One of the most critical factors for your success as a leader will be how you communicate with your team. On a primary level, communication is all about exchanging information, whether that means brainstorming as a group, delegating responsibilities, setting expectations or alerting others to a problem.
The completeness, accuracy, timing and form of your messages will directly affect how your plans are carried out.
Beyond that, how you communicate can play a massive role in the morale of your team -- how you treat your employees will have a direct impact in how they respect you, respect one another and ultimately perform on the job.
So, what is it that makes successful leaders so good at communication? What strategies are they using?
Strategies for success
Take a look at some of the most successful communicators around you (and those in a bigger spotlight), and you’ll see the following traits:
Choose your mediums carefully. First, make sure you’re considering your medium(s) carefully. Being able to send out a mass text or voice message to your employees is important. These channels are appropriate for notifying your team of a last-minute meeting change but wouldn’t be for sending out the scope of a new project.
In the same way, email isn’t the best way to start a long back-and-forth conversation -- especially if it concerns a sensitive subject. Learn to read the situation and decide on the appropriate medium; in the right form, your message’s effectiveness will spread.
Consider your tone and direction. This is especially important when speaking to someone face-to-face. When delivering messages, remember what you’re trying to accomplish and how you may come across. For example, if an employee has done subpar work or missed a deadline, you want that person to improve so the problem doesn’t happen again; you don't want this employee to merely feel guilty about the error.
Frame your wording to achieve this goal; instead of scolding or reprimanding, use a friendlier tone with a corrective direction. You’ll accomplish far more, make your intentions clear and preserve morale this way.
Be as concise as possible. Good leaders strive to remain as concise as possible. Speaking and writing concisely is all about conveying as much information as possible in the smallest possible space, which saves time and maximizes the effectiveness of your writing. Grammarly has a fantastic article worth the read if you’re interested in digging into how to become a more concise communicator.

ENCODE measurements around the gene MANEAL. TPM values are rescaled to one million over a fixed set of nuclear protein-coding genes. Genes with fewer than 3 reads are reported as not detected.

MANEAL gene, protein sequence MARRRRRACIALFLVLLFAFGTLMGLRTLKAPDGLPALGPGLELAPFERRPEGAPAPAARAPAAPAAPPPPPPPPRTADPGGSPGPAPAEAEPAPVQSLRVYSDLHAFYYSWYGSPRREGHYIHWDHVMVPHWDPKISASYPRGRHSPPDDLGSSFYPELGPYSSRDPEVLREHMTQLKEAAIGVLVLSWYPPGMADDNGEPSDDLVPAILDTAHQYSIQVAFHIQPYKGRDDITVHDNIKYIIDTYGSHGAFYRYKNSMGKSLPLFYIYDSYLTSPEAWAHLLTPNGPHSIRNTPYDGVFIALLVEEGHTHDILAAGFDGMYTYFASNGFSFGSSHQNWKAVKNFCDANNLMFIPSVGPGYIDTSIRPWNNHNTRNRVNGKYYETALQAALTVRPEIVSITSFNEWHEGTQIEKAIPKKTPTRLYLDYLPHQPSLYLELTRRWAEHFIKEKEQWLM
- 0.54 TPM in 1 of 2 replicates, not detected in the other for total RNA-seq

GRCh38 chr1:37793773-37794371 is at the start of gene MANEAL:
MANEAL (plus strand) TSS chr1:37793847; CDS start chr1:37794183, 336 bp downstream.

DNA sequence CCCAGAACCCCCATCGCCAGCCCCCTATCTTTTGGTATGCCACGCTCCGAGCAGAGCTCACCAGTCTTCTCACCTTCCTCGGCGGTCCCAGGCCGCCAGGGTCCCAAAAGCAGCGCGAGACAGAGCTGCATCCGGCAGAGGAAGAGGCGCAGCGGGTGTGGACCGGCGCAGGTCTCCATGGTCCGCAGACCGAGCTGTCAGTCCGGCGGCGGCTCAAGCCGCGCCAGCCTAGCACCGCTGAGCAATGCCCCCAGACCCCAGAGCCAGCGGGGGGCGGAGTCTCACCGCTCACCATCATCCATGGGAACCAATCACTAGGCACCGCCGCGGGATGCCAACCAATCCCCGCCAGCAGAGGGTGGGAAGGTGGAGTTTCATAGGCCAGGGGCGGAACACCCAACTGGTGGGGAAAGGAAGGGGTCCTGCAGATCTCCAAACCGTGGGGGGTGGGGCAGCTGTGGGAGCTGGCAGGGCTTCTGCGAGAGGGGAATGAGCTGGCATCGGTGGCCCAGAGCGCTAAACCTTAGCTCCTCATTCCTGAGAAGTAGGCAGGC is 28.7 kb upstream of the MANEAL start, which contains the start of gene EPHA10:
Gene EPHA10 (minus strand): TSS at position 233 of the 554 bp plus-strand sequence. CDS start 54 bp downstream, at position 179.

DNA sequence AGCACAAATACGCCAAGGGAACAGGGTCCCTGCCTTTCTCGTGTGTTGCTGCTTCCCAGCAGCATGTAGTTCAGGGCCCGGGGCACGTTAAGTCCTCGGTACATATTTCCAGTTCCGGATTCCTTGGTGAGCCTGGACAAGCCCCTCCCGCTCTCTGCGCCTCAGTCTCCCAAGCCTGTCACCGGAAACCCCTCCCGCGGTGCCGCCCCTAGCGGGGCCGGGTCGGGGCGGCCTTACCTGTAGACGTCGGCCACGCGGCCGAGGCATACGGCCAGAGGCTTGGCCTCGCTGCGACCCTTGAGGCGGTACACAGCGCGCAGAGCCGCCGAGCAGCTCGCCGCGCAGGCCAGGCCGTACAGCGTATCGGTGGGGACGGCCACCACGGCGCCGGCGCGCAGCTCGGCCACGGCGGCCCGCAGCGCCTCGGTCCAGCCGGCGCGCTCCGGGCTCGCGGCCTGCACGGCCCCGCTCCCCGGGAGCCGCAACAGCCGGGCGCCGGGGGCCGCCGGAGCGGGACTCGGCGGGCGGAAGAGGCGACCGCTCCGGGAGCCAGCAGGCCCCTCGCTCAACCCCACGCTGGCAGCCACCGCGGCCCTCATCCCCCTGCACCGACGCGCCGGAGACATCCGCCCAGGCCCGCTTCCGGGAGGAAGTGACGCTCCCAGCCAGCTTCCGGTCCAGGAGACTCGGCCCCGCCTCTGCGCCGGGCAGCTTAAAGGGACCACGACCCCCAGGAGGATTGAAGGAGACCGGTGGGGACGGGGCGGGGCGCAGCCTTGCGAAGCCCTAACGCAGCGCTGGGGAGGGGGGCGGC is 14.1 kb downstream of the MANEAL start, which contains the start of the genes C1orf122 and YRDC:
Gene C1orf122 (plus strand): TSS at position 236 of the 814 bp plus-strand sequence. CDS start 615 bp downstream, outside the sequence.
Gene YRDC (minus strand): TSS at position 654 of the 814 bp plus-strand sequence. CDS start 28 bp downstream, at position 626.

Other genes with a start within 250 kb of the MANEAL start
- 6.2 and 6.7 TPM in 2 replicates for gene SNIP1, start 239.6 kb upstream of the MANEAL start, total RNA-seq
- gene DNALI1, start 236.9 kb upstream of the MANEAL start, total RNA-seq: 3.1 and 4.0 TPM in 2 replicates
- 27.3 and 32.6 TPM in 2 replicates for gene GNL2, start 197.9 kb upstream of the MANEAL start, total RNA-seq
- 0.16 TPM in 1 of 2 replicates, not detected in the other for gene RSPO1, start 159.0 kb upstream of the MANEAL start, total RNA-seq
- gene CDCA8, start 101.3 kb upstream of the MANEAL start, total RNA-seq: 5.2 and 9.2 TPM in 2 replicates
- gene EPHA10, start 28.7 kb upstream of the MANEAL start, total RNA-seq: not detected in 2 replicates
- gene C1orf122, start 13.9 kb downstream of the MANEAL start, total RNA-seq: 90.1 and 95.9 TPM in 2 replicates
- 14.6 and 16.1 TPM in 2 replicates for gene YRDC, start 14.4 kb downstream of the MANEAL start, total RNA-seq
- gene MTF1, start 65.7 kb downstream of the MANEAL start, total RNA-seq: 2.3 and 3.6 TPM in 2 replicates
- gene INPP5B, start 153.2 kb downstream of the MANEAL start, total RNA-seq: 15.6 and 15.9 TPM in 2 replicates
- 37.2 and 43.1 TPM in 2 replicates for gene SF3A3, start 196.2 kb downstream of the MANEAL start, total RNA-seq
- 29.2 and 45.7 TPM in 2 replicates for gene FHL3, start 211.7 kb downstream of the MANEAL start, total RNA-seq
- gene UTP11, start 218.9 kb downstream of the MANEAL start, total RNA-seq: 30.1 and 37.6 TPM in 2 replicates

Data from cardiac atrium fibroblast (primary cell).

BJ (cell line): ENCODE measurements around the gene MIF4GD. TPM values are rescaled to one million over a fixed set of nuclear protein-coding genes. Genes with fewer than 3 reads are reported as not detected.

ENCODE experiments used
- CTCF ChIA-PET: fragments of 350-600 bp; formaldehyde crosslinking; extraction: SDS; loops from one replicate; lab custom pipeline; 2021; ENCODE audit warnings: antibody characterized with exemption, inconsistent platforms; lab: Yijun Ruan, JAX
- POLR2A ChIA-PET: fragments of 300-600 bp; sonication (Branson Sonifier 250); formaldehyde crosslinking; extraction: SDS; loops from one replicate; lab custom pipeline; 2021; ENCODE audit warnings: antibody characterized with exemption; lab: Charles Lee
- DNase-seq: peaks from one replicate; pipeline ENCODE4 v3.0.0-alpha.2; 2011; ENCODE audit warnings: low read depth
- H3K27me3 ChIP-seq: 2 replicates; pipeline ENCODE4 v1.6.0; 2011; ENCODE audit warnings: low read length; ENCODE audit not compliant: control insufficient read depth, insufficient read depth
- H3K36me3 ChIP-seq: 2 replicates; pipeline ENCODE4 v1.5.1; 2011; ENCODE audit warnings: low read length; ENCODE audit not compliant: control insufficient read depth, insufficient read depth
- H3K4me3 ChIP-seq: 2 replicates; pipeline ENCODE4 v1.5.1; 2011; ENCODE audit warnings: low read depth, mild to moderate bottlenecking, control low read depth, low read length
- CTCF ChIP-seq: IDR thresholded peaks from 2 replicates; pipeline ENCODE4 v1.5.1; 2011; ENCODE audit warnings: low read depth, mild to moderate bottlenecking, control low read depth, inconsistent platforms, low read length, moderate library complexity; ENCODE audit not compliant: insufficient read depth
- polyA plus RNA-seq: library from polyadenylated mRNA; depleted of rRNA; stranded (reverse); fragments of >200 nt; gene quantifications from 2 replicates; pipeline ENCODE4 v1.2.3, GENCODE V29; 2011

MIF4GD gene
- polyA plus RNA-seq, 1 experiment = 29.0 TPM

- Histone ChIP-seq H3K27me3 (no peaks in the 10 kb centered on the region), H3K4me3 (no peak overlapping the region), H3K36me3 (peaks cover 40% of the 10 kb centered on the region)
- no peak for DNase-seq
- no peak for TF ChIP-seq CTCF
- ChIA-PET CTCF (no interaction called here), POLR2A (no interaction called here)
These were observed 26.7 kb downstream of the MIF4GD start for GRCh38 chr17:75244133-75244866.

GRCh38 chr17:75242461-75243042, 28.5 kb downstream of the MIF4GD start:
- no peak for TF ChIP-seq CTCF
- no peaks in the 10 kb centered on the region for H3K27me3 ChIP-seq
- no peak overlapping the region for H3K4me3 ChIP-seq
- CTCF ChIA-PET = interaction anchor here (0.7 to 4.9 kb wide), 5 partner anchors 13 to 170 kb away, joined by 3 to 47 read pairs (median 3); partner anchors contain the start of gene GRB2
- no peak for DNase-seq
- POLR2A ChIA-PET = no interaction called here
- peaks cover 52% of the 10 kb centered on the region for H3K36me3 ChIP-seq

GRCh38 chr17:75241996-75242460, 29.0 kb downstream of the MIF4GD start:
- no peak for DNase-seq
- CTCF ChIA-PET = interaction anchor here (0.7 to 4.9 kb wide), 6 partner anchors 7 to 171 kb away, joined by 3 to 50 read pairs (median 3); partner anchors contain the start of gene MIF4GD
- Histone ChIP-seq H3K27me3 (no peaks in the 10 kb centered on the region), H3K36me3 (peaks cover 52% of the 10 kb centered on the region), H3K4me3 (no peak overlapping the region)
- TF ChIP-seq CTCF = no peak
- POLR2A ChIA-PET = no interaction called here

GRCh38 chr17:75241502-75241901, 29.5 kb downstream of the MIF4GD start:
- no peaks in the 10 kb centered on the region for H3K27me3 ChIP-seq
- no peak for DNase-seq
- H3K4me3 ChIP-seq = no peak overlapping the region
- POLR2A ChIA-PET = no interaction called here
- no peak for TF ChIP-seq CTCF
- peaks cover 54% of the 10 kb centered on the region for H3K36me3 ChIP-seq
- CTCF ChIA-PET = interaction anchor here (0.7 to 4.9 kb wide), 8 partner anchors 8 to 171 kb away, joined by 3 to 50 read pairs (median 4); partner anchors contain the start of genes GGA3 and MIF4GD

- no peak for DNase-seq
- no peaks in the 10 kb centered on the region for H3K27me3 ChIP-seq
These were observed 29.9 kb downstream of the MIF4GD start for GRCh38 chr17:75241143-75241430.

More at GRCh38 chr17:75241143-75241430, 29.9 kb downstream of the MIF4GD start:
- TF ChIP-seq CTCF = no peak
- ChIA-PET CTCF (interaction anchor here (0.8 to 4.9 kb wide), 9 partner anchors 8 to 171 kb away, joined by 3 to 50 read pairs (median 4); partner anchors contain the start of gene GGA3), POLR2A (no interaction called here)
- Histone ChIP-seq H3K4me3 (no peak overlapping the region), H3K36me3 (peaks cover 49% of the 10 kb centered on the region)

Keep your messaging decisive and focused. When writing or giving a message, you need to be decisive and focused, which means avoiding rambling, or working through a problem out loud. Speak only when you have something meaningful to say, and make sure your point is clear to whomever you’re speaking with. You can use a service like Evernote to better organize your thoughts, tasks and goals, and work on defining your thoughts in firmer frameworks this way.
Be proactive. Telling someone about a new project requirement isn’t effective if that someone is already halfway through the job. Try to be as proactive as possible by telling your employees early on what you expect from them. Set your expectations long before any actions are taken; and when something comes up, let your team know about it as soon as possible.
One easy way to put this into practice is to set more alerts on your phone and make use of calendar apps; this will force you to consider the timing of your messages, especially for things like follow-ups.
Always be available for conversation. This is important for building morale within your team. You can’t possibly be available for conversation 100 percent of the time, but you need to make your team feel comfortable communicating with you. Show patience and appreciation for their thoughts and opinions, and they’ll be more willing to share with you when they have a problem, when they need help or when they see something that can be improved.
Listen actively to every team member. Finally, listen actively to every member of your team. All team members are valuable, and their diverse range of opinions will open you up to new ideas and help you see flaws and inconsistencies you were previously blind to. Do this early and often to build trust within your team.
Executing the model
If these actions look intimidating to you, or you don’t have a track record of successful communication, don’t worry. Nobody is born an effective communicator; just as it takes us time to develop our understanding and use of language, it takes time to refine our skills as efficient communicators.
With practice and dedication to improving your abilities, you can become a communicative and respectable leader in your environment.